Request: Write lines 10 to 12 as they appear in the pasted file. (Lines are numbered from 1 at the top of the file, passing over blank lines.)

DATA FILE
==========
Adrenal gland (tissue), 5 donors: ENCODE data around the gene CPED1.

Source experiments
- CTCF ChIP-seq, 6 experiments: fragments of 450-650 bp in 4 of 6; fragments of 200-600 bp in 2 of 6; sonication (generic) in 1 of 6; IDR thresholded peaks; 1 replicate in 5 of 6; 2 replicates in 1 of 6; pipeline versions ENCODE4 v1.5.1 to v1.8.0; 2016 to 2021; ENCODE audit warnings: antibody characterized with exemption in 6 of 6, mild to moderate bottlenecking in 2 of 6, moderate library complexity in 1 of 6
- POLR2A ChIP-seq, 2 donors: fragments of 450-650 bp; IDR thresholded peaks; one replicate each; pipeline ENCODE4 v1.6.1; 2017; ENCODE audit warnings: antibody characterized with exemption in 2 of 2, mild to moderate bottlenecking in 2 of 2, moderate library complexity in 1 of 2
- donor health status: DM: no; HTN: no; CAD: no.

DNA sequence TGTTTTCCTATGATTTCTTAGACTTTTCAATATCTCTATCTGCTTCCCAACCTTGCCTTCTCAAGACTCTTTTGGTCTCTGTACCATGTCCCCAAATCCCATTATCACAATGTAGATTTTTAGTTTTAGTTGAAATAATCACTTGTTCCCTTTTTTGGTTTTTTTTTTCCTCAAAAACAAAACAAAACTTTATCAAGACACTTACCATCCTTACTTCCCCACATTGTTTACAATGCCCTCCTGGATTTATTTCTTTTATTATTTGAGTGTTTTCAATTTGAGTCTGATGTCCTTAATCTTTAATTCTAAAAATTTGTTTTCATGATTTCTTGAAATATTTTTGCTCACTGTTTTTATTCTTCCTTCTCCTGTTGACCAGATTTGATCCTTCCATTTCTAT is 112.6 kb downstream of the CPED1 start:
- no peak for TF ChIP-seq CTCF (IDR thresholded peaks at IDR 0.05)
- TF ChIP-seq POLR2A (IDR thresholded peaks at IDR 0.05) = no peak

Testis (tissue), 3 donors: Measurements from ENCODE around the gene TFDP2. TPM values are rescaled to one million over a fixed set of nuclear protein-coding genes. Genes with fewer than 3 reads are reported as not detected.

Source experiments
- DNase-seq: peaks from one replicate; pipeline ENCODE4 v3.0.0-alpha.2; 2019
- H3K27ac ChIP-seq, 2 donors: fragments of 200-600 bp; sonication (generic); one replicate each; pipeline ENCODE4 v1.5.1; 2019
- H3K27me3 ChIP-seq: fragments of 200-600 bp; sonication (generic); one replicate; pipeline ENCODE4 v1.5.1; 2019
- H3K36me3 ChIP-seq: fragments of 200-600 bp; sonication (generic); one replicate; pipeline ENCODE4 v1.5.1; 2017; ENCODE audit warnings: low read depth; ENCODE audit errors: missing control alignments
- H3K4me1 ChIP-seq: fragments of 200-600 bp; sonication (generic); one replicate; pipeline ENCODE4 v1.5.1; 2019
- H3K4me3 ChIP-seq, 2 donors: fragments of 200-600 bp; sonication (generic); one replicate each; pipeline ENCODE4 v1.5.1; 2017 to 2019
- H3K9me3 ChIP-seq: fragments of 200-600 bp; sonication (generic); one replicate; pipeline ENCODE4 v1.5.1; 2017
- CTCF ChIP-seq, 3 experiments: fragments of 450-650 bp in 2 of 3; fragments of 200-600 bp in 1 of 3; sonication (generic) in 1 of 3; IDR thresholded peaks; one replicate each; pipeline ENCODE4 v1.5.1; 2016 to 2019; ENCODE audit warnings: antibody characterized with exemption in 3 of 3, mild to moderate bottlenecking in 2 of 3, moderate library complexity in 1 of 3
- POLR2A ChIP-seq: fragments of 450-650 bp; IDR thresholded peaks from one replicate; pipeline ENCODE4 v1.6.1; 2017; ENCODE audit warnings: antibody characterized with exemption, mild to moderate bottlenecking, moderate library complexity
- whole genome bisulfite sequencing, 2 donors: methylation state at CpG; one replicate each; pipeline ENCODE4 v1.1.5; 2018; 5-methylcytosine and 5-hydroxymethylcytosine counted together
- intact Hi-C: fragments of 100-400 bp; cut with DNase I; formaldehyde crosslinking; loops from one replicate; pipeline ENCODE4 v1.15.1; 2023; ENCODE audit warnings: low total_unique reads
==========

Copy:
Source experiments
- DNase-seq: peaks from one replicate; pipeline ENCODE4 v3.0.0-alpha.2; 2019
- H3K27ac ChIP-seq, 2 donors: fragments of 200-600 bp; sonication (generic); one replicate each; pipeline ENCODE4 v1.5.1; 2019